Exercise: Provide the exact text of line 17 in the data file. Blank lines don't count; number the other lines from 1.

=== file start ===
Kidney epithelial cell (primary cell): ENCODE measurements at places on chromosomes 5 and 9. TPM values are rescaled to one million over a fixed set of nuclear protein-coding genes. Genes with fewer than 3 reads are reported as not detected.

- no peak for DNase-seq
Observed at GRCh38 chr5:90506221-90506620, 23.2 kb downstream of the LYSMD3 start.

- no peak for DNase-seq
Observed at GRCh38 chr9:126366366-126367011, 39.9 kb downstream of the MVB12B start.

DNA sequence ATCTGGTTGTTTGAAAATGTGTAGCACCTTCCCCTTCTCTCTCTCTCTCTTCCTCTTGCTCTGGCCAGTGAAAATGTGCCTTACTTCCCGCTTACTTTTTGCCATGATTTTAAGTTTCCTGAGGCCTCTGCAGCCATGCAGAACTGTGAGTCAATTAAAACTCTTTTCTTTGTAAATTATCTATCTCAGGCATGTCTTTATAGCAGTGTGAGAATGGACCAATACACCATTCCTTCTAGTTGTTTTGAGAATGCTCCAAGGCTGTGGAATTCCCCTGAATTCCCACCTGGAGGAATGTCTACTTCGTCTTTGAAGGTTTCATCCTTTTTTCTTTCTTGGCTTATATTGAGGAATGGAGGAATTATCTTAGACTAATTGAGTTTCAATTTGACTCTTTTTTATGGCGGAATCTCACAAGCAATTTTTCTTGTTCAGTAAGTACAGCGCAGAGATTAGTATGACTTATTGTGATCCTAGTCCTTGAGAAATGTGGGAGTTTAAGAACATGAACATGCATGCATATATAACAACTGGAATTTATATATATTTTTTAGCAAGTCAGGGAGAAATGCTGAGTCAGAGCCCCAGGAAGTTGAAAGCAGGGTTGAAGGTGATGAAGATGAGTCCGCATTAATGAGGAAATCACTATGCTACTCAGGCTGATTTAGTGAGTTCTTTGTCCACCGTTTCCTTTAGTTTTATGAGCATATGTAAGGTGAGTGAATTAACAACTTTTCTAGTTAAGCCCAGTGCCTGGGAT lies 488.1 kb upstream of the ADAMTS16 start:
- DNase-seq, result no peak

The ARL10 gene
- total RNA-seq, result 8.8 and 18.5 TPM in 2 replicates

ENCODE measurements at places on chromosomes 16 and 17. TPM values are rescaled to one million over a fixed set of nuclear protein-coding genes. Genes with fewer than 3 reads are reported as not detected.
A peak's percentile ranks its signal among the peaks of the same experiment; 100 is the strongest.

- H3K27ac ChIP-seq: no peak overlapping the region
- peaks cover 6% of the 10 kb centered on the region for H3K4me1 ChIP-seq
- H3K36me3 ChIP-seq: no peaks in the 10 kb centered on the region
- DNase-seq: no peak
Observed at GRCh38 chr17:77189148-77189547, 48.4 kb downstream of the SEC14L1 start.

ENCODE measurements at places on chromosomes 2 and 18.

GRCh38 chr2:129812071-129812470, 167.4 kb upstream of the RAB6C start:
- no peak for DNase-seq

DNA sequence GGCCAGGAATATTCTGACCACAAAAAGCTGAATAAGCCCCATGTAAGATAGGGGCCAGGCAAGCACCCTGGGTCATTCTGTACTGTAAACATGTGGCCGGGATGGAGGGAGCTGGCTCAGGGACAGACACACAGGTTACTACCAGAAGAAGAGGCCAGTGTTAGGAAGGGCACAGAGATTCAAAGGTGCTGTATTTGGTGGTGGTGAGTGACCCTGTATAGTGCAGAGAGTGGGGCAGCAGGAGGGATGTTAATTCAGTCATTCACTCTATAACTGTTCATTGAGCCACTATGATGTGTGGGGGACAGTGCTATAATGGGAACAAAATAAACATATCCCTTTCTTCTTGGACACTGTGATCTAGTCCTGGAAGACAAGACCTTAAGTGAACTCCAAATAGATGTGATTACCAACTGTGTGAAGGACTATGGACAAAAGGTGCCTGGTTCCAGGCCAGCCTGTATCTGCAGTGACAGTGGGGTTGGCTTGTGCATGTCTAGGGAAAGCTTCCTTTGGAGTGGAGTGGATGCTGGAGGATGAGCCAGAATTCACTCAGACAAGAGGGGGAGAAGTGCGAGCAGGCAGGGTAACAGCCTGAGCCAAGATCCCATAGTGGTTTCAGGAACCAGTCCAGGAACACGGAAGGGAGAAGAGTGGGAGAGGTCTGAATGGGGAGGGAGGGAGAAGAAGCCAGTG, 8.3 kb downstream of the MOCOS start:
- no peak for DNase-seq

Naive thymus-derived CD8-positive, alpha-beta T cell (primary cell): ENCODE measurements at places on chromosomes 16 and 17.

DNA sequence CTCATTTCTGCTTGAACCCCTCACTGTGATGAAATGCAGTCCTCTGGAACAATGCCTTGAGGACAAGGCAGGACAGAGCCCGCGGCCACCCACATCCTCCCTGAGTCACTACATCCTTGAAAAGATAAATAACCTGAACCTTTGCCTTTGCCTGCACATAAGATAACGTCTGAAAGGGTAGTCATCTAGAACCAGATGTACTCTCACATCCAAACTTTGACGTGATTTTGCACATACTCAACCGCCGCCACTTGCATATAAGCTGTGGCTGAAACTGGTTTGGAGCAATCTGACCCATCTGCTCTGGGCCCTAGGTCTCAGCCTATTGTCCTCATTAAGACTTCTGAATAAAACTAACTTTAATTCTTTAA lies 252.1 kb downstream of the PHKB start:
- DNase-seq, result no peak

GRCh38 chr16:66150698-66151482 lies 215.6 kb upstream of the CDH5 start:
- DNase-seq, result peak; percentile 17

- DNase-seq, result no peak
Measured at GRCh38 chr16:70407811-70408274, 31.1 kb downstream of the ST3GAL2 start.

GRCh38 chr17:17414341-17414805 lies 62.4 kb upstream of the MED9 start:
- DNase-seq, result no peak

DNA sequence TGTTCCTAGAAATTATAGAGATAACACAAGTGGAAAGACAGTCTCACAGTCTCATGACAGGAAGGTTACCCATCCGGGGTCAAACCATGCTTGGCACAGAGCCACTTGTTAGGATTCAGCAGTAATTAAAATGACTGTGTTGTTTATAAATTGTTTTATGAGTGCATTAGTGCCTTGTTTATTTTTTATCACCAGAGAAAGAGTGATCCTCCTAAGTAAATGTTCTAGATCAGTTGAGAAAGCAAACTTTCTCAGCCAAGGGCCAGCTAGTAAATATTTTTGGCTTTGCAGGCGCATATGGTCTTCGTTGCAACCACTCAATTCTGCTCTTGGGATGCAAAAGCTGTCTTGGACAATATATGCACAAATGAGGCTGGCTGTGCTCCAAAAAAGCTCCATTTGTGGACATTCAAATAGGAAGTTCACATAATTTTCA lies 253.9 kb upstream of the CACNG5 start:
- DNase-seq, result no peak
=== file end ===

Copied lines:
ENCODE measurements at places on chromosomes 2 and 18.